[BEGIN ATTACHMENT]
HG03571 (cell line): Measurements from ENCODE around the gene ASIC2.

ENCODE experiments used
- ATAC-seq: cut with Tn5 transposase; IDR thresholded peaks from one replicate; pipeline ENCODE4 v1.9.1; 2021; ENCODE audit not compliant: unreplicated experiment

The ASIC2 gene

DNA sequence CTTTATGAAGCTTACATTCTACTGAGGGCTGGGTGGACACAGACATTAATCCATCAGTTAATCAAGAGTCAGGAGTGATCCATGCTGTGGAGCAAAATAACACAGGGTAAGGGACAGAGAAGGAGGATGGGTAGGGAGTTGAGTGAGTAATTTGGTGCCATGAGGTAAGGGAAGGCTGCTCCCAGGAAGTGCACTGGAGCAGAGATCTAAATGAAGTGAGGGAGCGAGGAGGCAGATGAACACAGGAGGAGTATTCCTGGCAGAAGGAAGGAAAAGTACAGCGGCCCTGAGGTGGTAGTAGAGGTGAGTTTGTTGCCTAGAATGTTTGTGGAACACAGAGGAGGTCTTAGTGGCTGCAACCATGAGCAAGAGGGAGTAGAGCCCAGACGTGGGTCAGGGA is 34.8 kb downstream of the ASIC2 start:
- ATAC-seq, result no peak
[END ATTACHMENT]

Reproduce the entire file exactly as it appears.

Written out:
HG03571 (cell line): Measurements from ENCODE around the gene ASIC2.

ENCODE experiments used
- ATAC-seq: cut with Tn5 transposase; IDR thresholded peaks from one replicate; pipeline ENCODE4 v1.9.1; 2021; ENCODE audit not compliant: unreplicated experiment

The ASIC2 gene

DNA sequence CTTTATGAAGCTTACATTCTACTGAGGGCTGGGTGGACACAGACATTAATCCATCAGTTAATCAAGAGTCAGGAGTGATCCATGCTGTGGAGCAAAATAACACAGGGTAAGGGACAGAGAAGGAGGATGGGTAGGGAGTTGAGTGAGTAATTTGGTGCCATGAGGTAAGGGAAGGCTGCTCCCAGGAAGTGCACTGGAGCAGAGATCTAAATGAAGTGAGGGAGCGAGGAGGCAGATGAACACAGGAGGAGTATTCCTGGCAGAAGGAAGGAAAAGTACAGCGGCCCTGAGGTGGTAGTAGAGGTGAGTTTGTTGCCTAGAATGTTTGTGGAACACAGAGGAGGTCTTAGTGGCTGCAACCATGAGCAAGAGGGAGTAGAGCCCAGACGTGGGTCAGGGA is 34.8 kb downstream of the ASIC2 start:
- ATAC-seq, result no peak